A Global Sexual Corruption Index would require resources, but it is feasible and would make a significant contribution to furthering the fight against this pernicious form of corruption. Such an index could be supported by a government (along the lines of the U.S. Trafficking in Persons report), or by an NGO that cares about these issues, such as the International Association of Women Judges or through a grant from an organization like the Global Fund for Women. There are many details to work out, and the project will take some effort, but it is high time to get started.

6 thoughts on “Measurement Brings Action: The Need for a Global Sexual Corruption Index

  1. The extortion of sexual favors is a horrendous crime. It is almost certainly far more pervasive than is widely recognized. Creating a Global Sexual Corruption Index is an imaginative idea, but not a priority. What is far more urgently needed is substantial and substantive research into this issue. Most of the information I have seen is anecdotal or very case specific. Information from reports to Advocacy and Legal Advice Centers in various countries that are run by Transparency International suggest that this must be a topic of far more central discussion and concern to the global anti-corruption community. But, the difficulties of securing meaningful and good information in this area dare not be underestimated: my guess is that large numbers of women and girls are victims here but dare not report the abuses they sustain – for cultural, legal and social reasons they may find it excrutiatingly difficult to resist the villains, let alone denounce them and bring them to justice. My hope is that major international organizations — official and in civil society – concerned with anti-corruption, human rights and gender discrimination – will make “Sextortion” a priority (it is not today).

    • I completely agree that far more needs to be done to combat sextortion, and it should be much more of a priority in the anti corruption community than it is today.

      However, I think that encouraging measurement of sextortion will help us reach that goal. Creating an index will help us move away from one of the problems you describe –anecdotal and case-specific information that we currently have.

      I also agree that polling the potential victims themselves would be extremely expensive and potentially inaccurate due to the secrecy and shame surrounding the issue. That’s why polling NGOs who may work with the victimized community and who may have already gained the trust of victims and may have a better read on how much of this is going on in their communities.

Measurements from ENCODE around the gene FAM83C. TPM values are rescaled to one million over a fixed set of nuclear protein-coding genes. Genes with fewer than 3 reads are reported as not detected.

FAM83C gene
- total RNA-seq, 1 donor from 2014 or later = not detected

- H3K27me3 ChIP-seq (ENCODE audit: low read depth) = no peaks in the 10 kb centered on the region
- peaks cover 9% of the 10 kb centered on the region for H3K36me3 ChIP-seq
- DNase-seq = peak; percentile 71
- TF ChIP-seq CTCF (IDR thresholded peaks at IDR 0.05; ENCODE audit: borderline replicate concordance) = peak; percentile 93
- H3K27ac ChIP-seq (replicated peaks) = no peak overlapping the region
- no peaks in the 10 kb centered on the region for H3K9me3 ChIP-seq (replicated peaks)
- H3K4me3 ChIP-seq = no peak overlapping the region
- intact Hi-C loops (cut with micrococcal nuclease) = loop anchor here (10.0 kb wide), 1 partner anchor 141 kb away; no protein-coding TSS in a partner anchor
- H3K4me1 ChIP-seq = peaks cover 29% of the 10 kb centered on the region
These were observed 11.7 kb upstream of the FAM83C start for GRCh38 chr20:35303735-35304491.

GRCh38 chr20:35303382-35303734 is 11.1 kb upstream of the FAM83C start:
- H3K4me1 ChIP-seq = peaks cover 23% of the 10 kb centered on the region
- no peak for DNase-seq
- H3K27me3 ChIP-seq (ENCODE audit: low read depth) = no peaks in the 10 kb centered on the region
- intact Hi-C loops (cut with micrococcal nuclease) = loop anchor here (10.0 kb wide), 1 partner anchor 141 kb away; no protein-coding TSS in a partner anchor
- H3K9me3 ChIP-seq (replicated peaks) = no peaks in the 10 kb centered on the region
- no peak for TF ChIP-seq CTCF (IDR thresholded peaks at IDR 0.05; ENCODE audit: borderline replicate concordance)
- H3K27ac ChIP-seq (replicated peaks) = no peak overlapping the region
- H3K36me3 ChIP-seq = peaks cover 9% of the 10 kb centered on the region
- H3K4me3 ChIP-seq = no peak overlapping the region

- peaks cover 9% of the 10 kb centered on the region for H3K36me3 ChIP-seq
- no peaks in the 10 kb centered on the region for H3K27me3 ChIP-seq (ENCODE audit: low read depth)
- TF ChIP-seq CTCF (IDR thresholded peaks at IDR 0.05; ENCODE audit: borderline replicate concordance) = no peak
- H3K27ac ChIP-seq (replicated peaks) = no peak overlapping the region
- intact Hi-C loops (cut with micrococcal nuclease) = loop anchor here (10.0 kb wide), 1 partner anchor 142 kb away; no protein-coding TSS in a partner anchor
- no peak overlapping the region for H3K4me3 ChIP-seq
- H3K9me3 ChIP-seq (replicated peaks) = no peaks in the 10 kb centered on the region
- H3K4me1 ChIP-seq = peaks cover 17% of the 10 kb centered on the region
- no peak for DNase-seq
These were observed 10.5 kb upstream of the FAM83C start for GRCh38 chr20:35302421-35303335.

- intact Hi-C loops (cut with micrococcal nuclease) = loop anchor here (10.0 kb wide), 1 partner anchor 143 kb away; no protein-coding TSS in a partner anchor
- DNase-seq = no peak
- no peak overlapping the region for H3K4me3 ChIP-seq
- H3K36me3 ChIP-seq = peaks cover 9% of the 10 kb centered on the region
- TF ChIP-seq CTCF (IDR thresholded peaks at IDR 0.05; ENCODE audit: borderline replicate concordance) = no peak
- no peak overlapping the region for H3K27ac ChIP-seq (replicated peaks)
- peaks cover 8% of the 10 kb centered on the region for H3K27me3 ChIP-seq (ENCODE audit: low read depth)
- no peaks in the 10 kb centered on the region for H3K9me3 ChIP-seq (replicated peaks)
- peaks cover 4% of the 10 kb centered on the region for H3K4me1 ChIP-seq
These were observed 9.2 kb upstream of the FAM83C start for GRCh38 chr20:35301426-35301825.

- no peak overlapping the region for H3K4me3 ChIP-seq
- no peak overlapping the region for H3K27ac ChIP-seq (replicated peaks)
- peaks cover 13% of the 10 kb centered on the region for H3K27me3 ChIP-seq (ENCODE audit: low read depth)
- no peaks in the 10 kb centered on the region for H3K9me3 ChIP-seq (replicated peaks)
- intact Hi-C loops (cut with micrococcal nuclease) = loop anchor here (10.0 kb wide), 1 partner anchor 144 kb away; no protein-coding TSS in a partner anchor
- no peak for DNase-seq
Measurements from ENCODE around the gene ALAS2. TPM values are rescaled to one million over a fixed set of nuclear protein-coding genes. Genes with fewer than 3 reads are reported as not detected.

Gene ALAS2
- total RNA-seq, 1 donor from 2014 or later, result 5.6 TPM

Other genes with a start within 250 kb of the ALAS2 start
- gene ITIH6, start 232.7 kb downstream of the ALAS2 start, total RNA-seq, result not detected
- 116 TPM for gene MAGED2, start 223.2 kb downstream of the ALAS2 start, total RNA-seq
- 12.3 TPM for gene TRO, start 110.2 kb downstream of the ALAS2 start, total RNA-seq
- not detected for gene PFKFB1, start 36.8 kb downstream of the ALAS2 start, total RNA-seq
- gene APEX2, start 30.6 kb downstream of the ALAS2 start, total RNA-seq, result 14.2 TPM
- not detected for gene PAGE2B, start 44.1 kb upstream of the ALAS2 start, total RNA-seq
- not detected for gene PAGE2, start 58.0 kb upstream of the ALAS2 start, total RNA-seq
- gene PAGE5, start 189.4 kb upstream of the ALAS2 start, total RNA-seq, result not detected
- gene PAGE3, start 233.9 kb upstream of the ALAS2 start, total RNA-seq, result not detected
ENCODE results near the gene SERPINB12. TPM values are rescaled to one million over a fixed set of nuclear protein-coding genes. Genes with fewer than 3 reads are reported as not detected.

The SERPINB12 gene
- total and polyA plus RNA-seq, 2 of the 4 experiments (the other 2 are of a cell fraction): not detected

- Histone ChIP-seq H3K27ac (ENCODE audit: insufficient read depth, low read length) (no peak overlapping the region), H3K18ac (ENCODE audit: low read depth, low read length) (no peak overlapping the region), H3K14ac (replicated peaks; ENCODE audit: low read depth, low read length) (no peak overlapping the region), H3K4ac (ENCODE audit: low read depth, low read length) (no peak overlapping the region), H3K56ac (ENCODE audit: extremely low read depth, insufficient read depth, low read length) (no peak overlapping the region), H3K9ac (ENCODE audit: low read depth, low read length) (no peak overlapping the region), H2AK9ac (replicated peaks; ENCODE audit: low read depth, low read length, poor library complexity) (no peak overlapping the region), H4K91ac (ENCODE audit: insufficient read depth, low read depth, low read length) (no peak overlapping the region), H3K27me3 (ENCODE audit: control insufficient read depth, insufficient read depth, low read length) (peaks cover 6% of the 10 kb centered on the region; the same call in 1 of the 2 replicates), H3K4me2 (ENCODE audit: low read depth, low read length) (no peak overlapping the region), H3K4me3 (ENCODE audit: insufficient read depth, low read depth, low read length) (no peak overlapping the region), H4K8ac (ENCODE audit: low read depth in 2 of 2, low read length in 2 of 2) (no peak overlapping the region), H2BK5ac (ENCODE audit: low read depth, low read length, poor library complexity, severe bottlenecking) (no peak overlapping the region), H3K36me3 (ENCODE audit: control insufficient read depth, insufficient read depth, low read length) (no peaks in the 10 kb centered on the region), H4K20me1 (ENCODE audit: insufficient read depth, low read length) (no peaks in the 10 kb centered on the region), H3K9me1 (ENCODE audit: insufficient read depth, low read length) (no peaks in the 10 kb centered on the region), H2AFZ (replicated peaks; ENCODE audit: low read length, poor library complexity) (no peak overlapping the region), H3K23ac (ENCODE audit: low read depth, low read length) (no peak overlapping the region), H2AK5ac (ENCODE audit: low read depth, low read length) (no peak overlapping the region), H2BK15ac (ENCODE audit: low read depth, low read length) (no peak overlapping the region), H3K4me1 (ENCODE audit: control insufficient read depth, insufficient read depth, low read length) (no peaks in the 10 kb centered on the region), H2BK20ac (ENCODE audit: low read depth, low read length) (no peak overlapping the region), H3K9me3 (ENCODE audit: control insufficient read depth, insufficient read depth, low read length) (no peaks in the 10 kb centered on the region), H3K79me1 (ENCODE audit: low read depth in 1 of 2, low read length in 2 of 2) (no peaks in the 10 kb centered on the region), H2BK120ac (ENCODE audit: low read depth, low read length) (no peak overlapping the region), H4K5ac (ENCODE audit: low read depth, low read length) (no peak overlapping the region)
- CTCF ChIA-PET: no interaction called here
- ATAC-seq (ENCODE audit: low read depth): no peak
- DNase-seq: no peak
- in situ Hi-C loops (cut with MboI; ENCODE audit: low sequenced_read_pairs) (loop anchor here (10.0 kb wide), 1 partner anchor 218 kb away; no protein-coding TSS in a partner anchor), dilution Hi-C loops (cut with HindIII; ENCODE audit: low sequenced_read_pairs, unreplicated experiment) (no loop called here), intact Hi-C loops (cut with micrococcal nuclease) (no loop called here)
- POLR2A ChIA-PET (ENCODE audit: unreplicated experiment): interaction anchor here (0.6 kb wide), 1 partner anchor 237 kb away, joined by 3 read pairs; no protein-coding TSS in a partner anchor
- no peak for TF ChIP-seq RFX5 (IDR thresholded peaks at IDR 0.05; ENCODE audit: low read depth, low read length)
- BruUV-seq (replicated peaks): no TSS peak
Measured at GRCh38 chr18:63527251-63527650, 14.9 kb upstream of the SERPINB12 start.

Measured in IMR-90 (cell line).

2. I think this is a really interesting idea, though I have some concerns about such a rating actually understating, and thus masking the true nature of the problem. As described in today’s blog post, there are real potential harms in unreliable statistics (See https://globalanticorruptionblog.com/2016/03/23/wags-whats-the-harm/). If such an index were to be compiled, given the data collection accuracy concerns you mention, I can imagine a situation where it appears as though monetary corruption appears vastly more substantial than sextortion, or another situation where a country looks to be tackling sextortion effectively, when in reality neither are the case.

    I certainly echo your call for more attention to be paid to this pernicious and very real issue, and I think that an index of some sorts might be a good starting point. But beyond the publicity effect of such an index within the anti-corruption community, I am skeptical of its actual consequences in motivating meaningful action on sextortion.

    • Thanks for that, Daniel. Given the secrecy surrounding sexual crimes including sexual corruption, getting accurate statistics will prove difficult and there is certainly a decent chance of underestimating the extent of the problem. However there are two reasons why I think that an index will still be useful:

      1. Like with monetary corruption, this index will be more relative in measuring the extent of problems in different countries rather than absolute, so things would only get screwy if the secrecy and shame surrounding the issue skewed the results substantially more in some countries than in others.

      2. Recent broad surveys on the extent of sexual crimes, including on college campuses, have helped put a big spotlight on the issue and have contributed rather than subtracted from, efforts to combat sexual assault.

      • I certainly agree on both counts.

        Maybe one way to get around my concern (which in short is an inaccurate emphasis on either monetary corruption or sexual corruption at the detriment of combatting the other) would be for an index to be portrayed wholly separately from monetary corruption. I think that sexual corruption and monetary corruption should not presented as comparable, or more weighty than another within a given country, but agree that an index would do well in shedding light on this issue.

      • Thank you for a fascinating post, Sarah. I think this effort would be valuable, and any attention raised to this pernicious issue is important. That said, your point #1 is a huge concern for me. I think willingness to openly discuss these issues will vary substantially across countries. And the places where women are least likely to honestly report instances of sextortion won’t necessarily be the places with the least sexual corruption. Of course, this is speculation. Still, I’m not convinced — at first blush — that these measures will be meaningfully comparative across dramatically different countries. That said, I could envision them (potentially) working as comparative measures regionally.